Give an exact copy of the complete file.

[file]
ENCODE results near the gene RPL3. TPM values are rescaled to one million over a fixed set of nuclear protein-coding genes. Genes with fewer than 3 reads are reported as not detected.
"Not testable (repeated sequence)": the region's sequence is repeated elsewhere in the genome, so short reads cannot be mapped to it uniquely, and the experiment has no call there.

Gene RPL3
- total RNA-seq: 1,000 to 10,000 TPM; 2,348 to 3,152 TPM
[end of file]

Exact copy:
ENCODE results near the gene RPL3. TPM values are rescaled to one million over a fixed set of nuclear protein-coding genes. Genes with fewer than 3 reads are reported as not detected.
"Not testable (repeated sequence)": the region's sequence is repeated elsewhere in the genome, so short reads cannot be mapped to it uniquely, and the experiment has no call there.

Gene RPL3
- total RNA-seq: 1,000 to 10,000 TPM; 2,348 to 3,152 TPM